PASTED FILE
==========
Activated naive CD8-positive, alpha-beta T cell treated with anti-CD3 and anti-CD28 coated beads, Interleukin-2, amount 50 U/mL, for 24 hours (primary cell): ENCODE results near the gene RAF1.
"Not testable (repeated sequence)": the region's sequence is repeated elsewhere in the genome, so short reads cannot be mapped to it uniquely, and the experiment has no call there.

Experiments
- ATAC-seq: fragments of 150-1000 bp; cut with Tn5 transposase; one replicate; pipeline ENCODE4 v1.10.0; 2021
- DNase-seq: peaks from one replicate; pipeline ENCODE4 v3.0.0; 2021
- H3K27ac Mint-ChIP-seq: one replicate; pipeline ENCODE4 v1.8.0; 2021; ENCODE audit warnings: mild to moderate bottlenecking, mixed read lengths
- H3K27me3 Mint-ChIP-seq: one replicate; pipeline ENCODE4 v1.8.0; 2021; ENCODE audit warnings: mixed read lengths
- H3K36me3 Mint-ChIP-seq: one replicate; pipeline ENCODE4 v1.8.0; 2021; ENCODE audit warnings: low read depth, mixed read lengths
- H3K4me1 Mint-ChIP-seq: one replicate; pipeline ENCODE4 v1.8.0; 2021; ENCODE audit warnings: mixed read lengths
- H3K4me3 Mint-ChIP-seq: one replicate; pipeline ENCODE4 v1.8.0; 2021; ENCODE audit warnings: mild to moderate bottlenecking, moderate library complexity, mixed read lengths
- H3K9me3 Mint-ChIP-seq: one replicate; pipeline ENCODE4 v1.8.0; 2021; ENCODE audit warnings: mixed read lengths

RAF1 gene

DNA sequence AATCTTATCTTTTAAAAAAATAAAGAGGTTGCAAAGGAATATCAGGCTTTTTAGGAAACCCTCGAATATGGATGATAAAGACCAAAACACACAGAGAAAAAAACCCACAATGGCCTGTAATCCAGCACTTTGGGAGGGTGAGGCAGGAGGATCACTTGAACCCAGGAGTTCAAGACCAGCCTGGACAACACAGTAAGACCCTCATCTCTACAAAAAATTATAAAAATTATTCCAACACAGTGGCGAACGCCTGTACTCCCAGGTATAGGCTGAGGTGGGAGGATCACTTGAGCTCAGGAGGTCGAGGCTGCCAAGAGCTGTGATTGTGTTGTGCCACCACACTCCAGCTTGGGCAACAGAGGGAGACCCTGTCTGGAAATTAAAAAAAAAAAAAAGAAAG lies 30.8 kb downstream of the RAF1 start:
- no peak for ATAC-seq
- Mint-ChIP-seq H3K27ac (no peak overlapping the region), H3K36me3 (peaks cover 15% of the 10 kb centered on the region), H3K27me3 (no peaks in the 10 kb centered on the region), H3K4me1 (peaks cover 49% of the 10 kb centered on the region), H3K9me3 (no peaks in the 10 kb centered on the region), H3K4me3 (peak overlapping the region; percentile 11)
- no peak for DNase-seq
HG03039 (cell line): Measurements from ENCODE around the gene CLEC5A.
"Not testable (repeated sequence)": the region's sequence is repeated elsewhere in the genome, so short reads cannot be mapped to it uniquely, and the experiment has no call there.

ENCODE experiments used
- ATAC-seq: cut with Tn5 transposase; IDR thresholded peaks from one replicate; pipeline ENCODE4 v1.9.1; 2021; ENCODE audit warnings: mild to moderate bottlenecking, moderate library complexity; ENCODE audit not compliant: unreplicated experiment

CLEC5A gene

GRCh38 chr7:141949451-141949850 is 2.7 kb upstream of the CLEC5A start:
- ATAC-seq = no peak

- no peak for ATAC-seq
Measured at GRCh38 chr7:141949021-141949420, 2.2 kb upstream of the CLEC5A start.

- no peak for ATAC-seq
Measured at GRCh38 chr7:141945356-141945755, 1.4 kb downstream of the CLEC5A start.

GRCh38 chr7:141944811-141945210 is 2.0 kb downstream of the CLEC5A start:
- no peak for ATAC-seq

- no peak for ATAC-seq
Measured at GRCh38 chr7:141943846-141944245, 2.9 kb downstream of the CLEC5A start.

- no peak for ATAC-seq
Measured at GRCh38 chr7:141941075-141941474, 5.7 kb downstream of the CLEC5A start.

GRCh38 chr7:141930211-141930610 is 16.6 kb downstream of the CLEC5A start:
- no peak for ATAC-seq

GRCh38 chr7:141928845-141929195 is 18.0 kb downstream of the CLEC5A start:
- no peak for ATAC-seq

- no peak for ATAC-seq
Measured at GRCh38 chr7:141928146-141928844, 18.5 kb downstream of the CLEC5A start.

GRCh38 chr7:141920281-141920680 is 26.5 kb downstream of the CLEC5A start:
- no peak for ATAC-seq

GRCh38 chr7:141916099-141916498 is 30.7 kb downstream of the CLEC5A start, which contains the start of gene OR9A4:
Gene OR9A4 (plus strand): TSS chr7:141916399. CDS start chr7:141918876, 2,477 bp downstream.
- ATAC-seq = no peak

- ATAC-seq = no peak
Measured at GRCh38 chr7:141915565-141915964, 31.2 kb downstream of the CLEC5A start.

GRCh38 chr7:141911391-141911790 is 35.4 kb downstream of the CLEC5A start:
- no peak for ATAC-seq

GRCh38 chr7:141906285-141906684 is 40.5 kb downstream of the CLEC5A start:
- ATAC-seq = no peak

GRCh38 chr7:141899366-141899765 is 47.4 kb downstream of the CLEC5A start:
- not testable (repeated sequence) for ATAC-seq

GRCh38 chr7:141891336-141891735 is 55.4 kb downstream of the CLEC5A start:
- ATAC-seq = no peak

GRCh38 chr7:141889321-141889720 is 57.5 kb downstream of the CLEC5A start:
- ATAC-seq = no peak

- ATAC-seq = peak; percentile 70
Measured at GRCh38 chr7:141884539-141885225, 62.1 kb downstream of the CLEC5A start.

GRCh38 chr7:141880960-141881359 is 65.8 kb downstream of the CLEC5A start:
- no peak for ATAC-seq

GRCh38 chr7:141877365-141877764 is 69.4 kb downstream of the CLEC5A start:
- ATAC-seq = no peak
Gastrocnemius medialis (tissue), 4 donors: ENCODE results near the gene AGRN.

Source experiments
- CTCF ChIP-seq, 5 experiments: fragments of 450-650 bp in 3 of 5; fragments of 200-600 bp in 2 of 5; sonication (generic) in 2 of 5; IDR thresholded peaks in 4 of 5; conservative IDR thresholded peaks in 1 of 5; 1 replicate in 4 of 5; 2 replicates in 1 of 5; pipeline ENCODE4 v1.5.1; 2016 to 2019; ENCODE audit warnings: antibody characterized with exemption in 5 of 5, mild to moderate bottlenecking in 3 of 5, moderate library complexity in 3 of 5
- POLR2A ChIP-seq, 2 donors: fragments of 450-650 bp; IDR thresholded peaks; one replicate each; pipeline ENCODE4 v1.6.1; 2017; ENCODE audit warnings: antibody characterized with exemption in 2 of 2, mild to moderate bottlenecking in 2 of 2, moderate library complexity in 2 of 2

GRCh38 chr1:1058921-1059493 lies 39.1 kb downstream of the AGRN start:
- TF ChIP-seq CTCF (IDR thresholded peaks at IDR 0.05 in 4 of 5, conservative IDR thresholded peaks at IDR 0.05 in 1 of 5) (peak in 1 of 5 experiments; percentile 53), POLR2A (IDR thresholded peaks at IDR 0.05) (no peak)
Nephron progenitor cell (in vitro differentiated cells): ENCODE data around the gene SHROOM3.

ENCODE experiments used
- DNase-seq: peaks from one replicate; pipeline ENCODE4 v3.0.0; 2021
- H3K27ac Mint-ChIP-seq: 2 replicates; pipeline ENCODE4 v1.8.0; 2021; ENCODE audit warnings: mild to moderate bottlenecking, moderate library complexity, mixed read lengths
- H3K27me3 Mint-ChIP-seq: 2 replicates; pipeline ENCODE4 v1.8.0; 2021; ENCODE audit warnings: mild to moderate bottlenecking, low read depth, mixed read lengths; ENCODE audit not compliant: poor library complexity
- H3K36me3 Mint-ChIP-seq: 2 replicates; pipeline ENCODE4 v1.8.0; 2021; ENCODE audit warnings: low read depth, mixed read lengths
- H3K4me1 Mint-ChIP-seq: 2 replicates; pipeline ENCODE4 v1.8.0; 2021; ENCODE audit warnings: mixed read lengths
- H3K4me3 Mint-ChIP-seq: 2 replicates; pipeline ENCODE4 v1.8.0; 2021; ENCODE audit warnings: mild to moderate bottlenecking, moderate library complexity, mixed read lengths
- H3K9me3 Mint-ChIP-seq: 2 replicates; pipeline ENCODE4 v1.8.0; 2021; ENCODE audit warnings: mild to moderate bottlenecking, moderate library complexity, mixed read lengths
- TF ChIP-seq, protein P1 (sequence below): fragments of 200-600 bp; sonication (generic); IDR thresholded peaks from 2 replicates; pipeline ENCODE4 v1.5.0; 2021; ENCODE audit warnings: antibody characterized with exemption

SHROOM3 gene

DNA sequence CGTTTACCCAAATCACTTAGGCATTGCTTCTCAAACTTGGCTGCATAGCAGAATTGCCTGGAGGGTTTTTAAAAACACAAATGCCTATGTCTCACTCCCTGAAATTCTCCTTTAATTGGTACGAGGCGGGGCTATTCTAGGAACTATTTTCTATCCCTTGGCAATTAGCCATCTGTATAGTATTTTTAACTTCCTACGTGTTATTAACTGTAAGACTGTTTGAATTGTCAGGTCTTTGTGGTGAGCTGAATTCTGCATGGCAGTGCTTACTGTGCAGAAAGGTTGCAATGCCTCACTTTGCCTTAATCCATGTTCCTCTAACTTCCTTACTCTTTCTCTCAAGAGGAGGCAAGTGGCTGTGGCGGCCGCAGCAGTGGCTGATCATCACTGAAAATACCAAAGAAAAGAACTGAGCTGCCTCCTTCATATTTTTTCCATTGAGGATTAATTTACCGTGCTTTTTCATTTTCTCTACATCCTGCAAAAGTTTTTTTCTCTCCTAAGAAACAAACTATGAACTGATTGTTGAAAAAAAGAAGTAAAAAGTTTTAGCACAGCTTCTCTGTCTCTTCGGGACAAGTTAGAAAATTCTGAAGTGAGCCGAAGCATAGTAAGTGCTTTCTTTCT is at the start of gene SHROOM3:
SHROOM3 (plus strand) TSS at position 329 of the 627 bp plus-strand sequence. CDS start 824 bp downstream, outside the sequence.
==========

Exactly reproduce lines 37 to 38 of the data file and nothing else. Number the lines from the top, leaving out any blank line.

- no peak for ATAC-seq

- no peak for ATAC-seq